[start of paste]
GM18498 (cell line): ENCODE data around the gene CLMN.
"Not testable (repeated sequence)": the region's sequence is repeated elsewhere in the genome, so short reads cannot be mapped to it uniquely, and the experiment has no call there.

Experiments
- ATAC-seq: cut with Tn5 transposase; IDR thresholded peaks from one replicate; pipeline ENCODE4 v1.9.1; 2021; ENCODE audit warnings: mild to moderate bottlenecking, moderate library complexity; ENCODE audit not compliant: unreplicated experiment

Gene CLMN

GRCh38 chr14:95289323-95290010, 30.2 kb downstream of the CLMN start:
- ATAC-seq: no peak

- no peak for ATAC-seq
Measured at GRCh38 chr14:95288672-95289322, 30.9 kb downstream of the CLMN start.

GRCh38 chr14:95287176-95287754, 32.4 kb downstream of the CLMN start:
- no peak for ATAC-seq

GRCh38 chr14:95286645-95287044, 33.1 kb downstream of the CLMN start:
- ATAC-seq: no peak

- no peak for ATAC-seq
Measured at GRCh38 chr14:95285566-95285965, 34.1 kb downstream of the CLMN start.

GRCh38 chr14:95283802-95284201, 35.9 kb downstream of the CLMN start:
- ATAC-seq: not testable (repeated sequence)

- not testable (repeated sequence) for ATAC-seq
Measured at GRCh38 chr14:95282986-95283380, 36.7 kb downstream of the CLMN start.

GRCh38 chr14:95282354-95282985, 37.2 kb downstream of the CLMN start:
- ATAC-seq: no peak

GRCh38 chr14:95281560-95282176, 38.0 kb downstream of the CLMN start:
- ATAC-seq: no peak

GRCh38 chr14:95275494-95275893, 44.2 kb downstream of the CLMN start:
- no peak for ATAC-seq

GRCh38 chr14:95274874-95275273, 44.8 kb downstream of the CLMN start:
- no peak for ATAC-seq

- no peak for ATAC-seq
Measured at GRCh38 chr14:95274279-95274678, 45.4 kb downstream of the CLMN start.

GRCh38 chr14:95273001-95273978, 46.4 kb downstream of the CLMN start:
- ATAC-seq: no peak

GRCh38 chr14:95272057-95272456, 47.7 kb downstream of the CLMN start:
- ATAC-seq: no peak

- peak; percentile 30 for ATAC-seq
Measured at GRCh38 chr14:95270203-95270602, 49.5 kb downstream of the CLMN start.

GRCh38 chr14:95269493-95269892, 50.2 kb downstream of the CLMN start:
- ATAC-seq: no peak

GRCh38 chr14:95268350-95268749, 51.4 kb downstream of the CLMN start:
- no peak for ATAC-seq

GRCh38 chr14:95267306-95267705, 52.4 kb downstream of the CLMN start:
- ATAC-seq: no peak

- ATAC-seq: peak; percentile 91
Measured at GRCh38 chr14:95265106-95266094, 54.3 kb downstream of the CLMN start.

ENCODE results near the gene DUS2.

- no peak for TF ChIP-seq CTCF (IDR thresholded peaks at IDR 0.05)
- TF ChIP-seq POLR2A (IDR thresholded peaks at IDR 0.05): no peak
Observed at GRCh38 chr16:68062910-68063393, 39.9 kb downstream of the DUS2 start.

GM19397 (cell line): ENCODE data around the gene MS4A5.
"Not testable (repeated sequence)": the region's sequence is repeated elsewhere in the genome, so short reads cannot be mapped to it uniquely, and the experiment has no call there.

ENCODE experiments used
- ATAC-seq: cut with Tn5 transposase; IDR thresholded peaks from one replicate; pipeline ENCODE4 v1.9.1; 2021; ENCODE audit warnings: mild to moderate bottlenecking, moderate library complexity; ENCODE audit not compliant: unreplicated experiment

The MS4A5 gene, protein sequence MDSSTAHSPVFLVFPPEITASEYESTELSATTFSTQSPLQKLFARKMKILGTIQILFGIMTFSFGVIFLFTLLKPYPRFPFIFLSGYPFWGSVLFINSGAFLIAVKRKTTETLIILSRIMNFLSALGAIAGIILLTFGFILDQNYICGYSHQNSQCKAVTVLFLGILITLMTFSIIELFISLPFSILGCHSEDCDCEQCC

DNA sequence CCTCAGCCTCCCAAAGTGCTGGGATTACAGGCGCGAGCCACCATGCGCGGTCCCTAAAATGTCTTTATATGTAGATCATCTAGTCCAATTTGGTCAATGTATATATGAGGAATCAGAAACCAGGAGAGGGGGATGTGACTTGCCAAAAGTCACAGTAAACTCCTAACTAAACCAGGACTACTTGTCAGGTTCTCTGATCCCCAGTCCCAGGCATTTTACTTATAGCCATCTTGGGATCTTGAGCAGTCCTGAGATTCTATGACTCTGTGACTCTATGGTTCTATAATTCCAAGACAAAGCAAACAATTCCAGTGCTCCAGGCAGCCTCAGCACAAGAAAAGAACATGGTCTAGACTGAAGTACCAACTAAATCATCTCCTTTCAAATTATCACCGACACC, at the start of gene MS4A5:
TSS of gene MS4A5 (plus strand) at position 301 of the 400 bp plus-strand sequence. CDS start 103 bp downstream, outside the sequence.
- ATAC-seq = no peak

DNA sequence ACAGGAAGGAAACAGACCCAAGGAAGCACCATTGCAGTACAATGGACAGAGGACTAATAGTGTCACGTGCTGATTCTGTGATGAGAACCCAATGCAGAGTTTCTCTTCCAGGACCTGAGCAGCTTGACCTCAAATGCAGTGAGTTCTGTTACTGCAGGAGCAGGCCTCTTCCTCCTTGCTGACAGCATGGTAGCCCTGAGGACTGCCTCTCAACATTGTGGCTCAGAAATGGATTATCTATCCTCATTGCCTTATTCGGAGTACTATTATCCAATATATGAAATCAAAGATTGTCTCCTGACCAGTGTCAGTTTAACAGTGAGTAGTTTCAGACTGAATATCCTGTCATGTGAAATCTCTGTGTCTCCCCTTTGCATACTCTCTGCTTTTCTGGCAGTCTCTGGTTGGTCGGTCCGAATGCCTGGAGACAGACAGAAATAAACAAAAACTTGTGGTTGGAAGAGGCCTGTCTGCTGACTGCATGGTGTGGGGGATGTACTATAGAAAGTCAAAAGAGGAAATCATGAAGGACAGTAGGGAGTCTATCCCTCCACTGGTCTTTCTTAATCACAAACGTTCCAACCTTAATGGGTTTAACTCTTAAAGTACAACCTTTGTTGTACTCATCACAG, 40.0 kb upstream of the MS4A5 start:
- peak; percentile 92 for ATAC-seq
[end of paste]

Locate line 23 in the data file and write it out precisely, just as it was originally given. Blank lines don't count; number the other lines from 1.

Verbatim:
- ATAC-seq: no peak